The growth of TV news, the demise of the journalism profession

Carey L. Higgins-Dobney, Gerald Sussman

Research output: Contribution to journalArticlepeer-review

27 Scopus citations

Abstract

In response to the dearth of critical literature on the transformation of local news ownership structure and the impacts of technological reorganization of news production on the television profession and local communities, we analyze the consolidation of local news and the paradox of expanded news hours in times of shrinking staffs and less-trusting audiences. Focused on Portland, Oregon, characterized as one of America's most civically active cities and a top-25 market, we interviewed many key workers from among the city's four television newsrooms. Despite having union representation, once discrete news production professionals and functions have been radically integrated, resulting in a multitasked news staff forced to provide fast-turnaround for multiple platforms, while seriously weakening investigative reporting, the quality of news production, and the utility of local news for the community.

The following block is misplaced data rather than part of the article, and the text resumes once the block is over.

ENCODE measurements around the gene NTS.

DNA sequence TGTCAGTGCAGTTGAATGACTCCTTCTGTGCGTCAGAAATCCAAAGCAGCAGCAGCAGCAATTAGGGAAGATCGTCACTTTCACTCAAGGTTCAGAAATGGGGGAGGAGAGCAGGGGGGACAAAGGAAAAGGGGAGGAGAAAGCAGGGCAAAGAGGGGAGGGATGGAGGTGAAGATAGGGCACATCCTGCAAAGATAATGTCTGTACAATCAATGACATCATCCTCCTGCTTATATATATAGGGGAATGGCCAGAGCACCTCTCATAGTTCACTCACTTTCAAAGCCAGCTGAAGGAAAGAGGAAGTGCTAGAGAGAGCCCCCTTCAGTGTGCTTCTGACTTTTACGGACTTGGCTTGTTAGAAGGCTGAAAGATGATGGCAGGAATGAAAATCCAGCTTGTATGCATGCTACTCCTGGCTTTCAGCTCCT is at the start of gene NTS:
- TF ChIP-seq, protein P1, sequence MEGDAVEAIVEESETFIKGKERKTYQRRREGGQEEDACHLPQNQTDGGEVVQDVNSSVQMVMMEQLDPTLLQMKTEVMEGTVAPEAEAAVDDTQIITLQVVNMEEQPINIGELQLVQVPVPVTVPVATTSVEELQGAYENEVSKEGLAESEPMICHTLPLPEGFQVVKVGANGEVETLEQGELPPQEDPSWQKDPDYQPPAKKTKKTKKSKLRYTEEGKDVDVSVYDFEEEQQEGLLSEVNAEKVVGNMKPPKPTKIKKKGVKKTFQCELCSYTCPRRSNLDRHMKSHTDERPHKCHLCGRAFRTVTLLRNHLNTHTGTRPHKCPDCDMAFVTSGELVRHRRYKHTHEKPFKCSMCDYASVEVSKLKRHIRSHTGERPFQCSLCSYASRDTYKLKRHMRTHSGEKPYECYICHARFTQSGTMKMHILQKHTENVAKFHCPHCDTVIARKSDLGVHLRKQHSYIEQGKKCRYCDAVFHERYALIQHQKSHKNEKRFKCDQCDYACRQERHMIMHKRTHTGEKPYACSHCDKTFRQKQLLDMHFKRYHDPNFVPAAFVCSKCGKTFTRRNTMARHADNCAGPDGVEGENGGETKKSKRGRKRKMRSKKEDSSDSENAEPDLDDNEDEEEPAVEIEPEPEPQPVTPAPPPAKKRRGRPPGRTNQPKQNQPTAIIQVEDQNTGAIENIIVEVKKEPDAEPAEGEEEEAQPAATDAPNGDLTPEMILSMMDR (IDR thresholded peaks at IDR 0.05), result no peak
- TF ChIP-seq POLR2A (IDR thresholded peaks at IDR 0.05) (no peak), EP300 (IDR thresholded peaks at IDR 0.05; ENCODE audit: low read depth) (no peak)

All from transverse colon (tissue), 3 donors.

Original languageEnglish
Pages (from-to)847-863
Number of pages17
JournalMedia, Culture and Society
Volume35
Issue number7
DOIs
StatePublished - Oct 2013

Keywords

  • democracy
  • journalism
  • labor
  • news
  • political economy
  • technology
  • television
  • unions
  • urban community

ASJC Scopus subject areas

  • Communication
  • Sociology and Political Science

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